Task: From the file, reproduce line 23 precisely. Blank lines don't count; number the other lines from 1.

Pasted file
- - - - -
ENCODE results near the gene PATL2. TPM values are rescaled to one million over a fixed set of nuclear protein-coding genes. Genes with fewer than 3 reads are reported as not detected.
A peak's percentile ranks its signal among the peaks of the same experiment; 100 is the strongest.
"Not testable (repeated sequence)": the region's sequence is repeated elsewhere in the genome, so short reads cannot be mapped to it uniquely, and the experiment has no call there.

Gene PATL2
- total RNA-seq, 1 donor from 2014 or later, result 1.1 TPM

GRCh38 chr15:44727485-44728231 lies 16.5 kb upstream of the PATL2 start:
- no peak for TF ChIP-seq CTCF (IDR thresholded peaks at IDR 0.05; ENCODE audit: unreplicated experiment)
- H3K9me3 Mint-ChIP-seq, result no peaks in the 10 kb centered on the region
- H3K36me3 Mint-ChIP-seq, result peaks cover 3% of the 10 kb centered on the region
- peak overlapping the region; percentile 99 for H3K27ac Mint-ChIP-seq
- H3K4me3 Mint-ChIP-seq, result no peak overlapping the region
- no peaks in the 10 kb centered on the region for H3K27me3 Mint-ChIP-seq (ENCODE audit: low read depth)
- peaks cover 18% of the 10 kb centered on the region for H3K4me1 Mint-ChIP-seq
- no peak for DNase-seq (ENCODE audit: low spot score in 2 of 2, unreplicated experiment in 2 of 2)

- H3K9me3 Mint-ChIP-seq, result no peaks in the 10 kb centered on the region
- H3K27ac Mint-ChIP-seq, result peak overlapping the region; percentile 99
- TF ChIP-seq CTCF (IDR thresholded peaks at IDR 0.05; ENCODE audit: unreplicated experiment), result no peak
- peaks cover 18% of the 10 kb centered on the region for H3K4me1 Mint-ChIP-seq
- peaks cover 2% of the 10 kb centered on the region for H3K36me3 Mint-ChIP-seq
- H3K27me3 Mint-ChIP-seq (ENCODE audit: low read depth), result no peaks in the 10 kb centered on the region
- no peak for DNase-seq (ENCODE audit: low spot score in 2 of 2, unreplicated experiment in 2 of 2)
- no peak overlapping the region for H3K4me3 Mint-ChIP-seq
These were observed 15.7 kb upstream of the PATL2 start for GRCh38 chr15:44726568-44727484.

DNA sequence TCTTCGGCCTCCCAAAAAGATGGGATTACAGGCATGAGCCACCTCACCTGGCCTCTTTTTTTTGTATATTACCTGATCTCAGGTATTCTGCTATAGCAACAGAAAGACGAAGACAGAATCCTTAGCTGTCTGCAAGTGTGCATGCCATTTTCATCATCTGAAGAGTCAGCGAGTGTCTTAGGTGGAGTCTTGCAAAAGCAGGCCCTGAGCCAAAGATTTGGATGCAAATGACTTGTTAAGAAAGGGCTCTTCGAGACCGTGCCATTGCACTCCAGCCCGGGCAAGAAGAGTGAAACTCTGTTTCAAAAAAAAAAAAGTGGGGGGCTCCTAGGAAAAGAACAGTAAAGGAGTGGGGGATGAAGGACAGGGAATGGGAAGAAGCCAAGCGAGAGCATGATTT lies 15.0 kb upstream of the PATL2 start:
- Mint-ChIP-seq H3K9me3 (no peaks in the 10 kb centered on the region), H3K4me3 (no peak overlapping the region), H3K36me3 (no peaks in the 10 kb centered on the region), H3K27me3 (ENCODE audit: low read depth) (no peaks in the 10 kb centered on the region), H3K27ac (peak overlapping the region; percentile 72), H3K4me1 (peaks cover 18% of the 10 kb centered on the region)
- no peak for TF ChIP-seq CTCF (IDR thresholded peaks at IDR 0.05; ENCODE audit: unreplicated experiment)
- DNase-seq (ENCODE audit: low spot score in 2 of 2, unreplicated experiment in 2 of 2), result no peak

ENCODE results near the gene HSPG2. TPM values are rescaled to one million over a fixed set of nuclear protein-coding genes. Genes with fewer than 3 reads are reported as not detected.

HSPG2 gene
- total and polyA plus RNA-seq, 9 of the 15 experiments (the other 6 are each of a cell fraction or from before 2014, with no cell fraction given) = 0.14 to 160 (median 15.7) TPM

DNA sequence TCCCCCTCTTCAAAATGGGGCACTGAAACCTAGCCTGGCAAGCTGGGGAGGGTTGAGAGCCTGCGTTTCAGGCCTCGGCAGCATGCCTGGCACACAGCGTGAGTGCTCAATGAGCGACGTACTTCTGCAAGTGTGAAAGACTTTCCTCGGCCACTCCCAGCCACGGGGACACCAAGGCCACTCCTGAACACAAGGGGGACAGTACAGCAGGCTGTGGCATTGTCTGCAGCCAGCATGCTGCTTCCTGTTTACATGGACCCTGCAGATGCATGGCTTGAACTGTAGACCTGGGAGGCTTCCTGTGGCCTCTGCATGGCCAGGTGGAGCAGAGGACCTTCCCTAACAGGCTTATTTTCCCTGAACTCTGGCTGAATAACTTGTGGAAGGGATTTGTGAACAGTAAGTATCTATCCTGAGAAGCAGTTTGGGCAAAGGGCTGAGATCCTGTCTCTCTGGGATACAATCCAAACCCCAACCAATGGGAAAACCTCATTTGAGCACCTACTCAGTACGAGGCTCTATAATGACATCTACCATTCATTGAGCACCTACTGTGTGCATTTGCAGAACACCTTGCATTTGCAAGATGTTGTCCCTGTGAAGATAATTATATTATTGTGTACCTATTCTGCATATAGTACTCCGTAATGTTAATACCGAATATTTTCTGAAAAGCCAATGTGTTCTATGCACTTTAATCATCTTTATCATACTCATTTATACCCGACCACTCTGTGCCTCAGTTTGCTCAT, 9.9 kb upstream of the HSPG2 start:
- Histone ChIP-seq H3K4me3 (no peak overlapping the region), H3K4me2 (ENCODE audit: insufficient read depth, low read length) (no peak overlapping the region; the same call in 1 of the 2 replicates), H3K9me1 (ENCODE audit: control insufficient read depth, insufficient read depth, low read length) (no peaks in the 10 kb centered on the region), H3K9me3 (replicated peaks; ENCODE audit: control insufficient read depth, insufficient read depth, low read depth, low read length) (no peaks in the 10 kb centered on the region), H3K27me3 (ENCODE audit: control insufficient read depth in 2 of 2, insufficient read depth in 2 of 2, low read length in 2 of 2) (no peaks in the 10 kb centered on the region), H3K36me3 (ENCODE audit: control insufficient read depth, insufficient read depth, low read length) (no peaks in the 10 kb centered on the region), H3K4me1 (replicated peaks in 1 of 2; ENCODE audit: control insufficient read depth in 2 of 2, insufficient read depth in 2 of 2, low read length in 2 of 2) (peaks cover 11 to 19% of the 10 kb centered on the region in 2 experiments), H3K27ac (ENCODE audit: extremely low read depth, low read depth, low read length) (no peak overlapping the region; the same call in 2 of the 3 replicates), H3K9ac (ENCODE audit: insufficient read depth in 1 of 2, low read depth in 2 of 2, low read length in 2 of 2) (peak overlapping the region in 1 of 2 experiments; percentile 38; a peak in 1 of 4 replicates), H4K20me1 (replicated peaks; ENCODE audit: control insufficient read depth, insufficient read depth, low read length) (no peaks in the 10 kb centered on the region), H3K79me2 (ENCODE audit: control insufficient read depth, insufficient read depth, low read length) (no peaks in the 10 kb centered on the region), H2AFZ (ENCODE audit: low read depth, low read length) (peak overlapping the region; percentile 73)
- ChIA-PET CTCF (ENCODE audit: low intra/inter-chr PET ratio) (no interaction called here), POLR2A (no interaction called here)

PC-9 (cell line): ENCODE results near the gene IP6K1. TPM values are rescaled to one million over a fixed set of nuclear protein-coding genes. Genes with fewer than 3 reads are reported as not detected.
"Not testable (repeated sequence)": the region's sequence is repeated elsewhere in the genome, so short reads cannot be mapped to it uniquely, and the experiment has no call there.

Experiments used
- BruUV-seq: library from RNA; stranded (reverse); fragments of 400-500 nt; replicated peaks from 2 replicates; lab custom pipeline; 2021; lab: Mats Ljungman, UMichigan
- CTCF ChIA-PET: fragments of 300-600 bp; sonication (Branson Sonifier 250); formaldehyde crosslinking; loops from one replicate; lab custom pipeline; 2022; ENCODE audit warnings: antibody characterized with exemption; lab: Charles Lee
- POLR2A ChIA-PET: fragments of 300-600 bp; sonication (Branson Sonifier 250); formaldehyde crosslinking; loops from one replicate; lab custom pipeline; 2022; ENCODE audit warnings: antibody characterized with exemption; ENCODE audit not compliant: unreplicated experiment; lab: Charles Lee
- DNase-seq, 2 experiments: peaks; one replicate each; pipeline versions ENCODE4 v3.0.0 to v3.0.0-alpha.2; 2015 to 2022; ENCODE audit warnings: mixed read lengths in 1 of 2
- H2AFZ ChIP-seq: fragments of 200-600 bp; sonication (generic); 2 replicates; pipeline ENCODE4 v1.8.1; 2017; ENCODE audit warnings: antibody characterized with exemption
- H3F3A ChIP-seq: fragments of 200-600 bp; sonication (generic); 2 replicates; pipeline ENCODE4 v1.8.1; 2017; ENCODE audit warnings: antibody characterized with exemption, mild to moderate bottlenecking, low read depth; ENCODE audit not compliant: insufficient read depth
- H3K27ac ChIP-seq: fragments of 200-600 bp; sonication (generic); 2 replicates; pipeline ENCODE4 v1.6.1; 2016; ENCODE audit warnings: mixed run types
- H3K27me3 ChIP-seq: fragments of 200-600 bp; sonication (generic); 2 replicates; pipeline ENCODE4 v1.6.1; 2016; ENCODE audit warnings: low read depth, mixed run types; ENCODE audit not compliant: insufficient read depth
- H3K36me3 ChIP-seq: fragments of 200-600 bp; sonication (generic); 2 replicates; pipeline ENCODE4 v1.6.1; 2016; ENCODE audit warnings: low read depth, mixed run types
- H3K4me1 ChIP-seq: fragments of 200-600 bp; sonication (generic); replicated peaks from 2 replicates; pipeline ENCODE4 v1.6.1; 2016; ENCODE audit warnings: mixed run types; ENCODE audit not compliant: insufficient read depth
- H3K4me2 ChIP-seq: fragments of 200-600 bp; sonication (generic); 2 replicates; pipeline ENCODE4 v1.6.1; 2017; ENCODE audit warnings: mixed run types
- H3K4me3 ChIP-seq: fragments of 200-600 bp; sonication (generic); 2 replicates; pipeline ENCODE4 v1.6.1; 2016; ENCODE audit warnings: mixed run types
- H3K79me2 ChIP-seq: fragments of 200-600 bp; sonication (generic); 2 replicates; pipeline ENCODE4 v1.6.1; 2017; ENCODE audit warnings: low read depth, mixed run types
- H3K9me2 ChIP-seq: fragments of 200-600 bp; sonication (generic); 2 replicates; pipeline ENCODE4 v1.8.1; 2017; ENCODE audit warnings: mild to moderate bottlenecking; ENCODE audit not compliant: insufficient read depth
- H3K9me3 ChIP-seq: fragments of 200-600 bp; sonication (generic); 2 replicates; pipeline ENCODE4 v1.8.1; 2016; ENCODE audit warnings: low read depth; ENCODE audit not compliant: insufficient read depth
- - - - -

These were observed 15.7 kb upstream of the PATL2 start for GRCh38 chr15:44726568-44727484.